my company is way too positive, my boss won’t let go of a months-old disagreement, and more

It’s five answers to five questions. Here we go…

1. My company is skin-crawlingly positive

I am lucky to work for a wonderful company in a full-time capacity since I stopped being a college adjunct over two years ago. I love my company and the people that I work with and would never consider leaving. So why am I writing you? The positivity. The department that I work is great, with nice people, but they are in no way perfect. However, our management slathers on in the daily meetings about how amazing everyone is and how we are the best in the world. Everyone is given daily emails of “you are amazing” and “You are important.”

I’m not saying that being told that I am wonderful 10 times a day wasn’t great in the beginning, but now it is starting to annoy me. Why is this bothering me so much that our team of 25 people are being told we are amazing? For the record, I am a good worker and have never had a write-up. I also won an award for being positive in the face of 2020, so it’s not like I am not overly positive myself.

It’s bothering you because over-the-top praise on a daily basis comes across as insincere and patronizing. You’re professional adults; you don’t need everything you do to be praised as if you’re a newly potty-trained puppy. At some point you’re going to wonder why they think you need that, and it will start to feel insulting.

It also devalues real praise. How can you ever get genuinely positive feedback on something when everything is considered amazing?

Praise is good! Recognition is good! But if it’s going to have any meaning, it needs to be real, not just daily blanket statements for everyone and everything.

2. My manager won’t stop talking about a disagreement I had with a coworker months ago

A couple months back, I had a disagreement with a coworker. Now my manager seems to want to talk about it during every check-in call — not to throw blame at anyone, just to talk it through. Again. And again. I’ve long since moved on, but we’re having the same conversation over and over and I’m not sure how to get past it.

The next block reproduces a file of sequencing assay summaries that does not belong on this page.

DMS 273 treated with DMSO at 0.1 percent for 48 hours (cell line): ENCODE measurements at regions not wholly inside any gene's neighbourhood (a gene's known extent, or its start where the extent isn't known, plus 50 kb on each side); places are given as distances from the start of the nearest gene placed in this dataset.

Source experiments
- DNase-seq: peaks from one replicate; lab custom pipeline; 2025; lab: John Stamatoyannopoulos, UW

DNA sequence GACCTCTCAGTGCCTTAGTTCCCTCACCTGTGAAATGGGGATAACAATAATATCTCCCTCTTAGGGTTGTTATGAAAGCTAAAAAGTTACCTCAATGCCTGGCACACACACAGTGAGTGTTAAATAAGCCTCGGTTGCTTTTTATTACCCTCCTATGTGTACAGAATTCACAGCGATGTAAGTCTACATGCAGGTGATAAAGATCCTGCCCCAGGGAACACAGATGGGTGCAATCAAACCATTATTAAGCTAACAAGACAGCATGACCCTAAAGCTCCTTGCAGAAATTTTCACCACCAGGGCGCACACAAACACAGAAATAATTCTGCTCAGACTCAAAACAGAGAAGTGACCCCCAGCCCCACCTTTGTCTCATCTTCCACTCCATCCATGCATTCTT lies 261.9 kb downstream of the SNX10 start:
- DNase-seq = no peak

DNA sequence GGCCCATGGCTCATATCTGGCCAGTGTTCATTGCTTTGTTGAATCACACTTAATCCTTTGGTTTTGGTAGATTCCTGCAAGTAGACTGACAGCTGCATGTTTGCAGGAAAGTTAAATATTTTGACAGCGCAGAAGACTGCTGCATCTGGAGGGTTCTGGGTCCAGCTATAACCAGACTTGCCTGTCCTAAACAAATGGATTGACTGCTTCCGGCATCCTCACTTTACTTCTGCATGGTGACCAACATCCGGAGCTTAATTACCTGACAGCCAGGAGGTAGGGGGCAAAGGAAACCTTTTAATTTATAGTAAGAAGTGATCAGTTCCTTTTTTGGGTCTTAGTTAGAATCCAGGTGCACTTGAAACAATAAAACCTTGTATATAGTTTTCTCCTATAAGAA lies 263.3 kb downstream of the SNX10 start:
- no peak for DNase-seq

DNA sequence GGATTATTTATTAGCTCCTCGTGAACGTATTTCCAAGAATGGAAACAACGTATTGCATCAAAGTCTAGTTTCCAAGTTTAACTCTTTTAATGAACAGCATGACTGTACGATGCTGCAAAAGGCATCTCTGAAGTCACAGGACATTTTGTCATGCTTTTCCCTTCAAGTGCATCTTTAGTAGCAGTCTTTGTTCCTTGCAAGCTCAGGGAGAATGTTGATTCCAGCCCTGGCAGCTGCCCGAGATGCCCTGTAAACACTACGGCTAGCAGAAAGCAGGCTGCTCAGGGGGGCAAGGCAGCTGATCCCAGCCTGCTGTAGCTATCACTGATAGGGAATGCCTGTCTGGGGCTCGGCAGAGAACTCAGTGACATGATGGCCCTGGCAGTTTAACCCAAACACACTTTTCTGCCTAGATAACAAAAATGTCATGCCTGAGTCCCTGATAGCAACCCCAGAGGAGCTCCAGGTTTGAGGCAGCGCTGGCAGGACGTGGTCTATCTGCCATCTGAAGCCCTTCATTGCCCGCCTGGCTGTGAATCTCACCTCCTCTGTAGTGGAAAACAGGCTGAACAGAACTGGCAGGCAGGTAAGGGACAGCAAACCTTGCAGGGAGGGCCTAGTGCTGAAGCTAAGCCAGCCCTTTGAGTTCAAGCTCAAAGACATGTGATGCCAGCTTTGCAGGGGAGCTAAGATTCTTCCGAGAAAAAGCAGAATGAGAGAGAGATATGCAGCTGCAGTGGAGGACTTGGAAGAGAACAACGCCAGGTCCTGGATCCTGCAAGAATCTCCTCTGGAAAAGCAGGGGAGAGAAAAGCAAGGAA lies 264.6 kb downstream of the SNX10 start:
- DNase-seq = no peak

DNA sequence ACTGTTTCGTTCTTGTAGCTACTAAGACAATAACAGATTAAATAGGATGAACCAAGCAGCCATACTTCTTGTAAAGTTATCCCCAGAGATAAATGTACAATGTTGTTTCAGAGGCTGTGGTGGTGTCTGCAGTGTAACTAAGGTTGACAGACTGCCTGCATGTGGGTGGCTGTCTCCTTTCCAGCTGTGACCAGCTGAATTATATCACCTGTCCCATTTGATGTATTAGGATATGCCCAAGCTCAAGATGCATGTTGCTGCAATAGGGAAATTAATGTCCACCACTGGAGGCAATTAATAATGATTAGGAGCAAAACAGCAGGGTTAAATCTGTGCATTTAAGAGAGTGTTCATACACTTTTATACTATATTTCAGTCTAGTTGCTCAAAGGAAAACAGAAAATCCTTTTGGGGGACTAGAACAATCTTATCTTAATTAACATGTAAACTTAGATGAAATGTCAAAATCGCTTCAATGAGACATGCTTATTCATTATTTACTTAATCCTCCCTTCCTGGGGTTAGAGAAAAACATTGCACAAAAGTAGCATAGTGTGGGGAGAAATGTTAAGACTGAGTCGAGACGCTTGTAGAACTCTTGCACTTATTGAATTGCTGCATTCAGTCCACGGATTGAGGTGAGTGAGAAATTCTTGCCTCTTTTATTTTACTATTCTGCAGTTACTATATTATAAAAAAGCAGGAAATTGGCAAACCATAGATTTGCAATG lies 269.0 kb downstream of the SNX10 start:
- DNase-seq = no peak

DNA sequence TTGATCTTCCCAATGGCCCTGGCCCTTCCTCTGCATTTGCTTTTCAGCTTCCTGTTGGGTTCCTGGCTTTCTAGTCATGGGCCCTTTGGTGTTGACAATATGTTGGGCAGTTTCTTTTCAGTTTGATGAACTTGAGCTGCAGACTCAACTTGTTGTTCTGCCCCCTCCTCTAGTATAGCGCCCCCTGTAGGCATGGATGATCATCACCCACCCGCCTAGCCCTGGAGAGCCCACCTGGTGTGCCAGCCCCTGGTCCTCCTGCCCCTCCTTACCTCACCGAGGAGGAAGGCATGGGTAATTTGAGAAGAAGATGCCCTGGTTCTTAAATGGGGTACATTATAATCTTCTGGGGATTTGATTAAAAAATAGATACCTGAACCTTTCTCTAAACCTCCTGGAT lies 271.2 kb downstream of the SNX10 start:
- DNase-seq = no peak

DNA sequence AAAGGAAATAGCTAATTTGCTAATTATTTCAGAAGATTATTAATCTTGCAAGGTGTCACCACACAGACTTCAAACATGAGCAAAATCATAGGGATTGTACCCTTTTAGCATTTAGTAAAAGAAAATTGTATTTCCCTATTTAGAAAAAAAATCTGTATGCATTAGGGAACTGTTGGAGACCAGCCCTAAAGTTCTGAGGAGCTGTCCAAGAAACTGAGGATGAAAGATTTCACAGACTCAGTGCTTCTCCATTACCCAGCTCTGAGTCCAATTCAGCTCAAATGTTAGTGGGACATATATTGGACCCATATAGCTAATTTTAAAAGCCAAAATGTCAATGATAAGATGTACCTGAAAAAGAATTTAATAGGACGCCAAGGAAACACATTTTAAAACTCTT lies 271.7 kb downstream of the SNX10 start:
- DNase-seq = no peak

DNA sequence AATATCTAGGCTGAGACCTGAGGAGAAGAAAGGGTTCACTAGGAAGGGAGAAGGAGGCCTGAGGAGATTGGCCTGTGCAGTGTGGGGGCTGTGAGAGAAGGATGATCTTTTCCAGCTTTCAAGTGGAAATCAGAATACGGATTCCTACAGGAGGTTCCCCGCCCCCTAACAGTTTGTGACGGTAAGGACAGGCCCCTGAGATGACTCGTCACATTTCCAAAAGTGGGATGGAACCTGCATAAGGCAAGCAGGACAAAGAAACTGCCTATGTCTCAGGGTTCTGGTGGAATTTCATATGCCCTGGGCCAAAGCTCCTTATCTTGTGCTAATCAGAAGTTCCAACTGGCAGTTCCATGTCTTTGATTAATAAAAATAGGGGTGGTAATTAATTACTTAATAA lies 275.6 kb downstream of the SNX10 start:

The situation was, say, my coworker is a teapot designer and I’m a teapot builder. They gave me their design and it wasn’t complete. I’ve worked with this designer in the past and have always had that issue, but I’ve usually been able to ascertain what I need from the materials they’ve given me. I wasn’t able to this time and had to talk to the design consultants to fill in a few gaps. Well, the designer wasn’t happy that I talked to the consultants because “that’s their job” and I apparently made them look bad,

I agree that I could have gone back to the designer first, and I did ultimately go to them with the same questions, but it was like pulling teeth to get answers. Sometimes it’s easier to cut out the middle man, not to mention there was a looming deadline and they weren’t avaliable when I had questions and the consultants were.

Anyway, how can I put this to rest? My manager agrees that I did what was necessary in the situation and was pleased with the final product, but she won’t say outright whether the reason she keeps bringing it up is because my coworker is still angry about it and still bringing it up themselves. We just had a 1:1 review and she spent about 15 minutes (of a 30-minute conversion) on this topic.

I’ve made it clear that I’ve moved on and will start fresh on any new project. I even apologized (unnecessarily, according to my manager) to my coworker, and when I spoke with them last, they seemed okay about our working relationship. If this comes up again, how can I put the topic to rest once and for all?

The next time she brings it up, say this: “Is there something you need me to do differently in regard to this situation? I had thought we’d put it to rest — you’d agreed I did what was necessary, I apologized to Jane even though you said I didn’t need to, and my sense is she and I have both moved on. You’re still raising it with me a lot though, so I’m wondering if there’s a piece of this I haven’t handled in the way you want?” If she says no, then say, “So when we keep revisiting it, is there a piece I’m missing? Or an action you’re looking for me to take to put it to rest?”